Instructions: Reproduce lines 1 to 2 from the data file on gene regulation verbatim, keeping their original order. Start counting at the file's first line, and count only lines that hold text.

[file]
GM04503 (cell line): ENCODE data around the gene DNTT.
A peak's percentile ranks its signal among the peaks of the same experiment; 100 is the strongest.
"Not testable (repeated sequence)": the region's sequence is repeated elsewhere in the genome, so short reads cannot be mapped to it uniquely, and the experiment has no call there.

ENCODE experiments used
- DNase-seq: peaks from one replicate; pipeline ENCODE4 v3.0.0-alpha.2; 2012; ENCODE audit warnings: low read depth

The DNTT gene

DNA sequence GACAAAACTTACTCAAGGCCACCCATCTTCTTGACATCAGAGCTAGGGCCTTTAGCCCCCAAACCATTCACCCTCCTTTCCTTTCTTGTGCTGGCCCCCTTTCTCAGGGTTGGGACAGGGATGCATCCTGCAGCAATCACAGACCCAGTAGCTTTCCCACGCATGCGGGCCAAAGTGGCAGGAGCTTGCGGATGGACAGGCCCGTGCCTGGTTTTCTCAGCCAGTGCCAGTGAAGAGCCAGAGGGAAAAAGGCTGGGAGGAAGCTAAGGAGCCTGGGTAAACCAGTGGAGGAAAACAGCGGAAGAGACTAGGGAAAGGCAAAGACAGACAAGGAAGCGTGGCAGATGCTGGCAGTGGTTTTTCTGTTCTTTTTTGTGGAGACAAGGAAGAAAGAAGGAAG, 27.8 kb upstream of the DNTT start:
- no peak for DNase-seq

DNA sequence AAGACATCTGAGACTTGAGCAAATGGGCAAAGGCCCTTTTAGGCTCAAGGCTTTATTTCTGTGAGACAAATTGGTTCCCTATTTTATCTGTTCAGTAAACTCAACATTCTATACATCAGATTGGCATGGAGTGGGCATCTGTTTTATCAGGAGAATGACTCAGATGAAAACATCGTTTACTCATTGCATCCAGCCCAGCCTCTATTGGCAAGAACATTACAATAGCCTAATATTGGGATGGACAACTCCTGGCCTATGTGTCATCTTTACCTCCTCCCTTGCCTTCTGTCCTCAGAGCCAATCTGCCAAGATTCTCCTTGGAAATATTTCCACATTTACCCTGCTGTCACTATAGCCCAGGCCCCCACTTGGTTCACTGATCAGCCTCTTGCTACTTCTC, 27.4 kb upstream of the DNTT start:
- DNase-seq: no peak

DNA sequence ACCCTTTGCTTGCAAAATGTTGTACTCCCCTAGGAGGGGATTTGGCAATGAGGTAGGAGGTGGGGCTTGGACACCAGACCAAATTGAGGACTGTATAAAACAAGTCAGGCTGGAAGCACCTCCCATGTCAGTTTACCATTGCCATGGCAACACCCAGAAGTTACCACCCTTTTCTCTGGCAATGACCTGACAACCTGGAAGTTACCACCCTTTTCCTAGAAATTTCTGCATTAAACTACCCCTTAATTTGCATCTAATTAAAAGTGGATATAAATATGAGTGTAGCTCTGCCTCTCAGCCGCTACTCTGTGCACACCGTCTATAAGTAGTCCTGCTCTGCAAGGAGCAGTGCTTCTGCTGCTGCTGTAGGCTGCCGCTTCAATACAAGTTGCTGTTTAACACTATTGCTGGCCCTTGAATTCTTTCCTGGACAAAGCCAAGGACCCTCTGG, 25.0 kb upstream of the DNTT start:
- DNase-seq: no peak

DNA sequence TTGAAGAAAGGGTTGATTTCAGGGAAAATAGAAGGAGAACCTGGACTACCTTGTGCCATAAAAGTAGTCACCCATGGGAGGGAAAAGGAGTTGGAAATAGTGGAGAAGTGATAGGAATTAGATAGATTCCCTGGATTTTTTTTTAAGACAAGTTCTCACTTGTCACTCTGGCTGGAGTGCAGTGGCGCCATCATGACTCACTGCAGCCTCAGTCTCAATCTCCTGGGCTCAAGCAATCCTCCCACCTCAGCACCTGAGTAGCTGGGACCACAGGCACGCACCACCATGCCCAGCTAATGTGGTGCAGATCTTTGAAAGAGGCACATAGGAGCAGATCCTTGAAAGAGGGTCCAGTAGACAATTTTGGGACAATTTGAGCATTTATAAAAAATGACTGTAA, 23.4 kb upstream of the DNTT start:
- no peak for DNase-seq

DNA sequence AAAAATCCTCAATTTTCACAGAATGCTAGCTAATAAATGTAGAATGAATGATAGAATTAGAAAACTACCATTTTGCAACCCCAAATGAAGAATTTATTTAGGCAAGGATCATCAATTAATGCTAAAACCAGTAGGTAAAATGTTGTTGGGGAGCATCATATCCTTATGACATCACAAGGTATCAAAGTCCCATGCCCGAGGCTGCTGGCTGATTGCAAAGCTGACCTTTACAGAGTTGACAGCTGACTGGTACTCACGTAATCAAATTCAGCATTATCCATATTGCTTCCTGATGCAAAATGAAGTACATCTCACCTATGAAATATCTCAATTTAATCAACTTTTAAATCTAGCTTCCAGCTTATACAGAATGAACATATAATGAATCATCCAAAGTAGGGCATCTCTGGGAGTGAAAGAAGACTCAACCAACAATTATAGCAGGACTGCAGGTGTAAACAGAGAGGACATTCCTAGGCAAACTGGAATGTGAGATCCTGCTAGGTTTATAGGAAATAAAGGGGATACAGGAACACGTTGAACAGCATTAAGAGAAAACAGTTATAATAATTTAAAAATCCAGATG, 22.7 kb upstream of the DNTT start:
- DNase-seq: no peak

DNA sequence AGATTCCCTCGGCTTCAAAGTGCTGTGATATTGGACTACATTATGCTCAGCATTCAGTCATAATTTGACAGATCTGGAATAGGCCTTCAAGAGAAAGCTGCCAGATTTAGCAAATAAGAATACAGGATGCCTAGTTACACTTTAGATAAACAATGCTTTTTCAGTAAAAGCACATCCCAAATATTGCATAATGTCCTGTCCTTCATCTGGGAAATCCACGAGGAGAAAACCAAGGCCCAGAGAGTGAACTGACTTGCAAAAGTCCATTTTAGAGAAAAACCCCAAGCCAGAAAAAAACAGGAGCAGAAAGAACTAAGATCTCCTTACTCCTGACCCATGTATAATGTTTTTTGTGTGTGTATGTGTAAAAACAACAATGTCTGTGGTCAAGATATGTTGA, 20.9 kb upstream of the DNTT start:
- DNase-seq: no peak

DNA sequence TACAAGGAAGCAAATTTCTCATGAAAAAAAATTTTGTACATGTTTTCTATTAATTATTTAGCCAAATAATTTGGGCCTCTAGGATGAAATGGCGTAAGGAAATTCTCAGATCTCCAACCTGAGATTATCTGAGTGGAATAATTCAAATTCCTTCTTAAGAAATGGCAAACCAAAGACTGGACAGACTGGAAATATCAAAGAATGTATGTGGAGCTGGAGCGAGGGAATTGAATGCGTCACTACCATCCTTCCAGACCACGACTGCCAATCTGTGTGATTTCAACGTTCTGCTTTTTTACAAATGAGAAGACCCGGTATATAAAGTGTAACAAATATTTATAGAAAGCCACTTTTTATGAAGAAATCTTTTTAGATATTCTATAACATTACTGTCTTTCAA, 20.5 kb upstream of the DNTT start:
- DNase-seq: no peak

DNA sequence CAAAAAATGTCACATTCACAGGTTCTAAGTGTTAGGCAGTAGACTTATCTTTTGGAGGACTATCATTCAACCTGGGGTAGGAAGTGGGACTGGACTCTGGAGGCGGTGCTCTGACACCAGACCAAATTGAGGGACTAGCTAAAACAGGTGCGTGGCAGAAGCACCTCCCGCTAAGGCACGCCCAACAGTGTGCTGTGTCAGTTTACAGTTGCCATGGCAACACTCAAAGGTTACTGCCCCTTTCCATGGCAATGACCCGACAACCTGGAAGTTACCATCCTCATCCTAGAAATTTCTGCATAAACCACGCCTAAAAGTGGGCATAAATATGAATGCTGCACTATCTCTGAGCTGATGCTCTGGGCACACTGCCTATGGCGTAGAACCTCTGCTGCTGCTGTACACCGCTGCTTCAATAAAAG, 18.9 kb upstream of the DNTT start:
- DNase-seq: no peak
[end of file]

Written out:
GM04503 (cell line): ENCODE data around the gene DNTT.
A peak's percentile ranks its signal among the peaks of the same experiment; 100 is the strongest.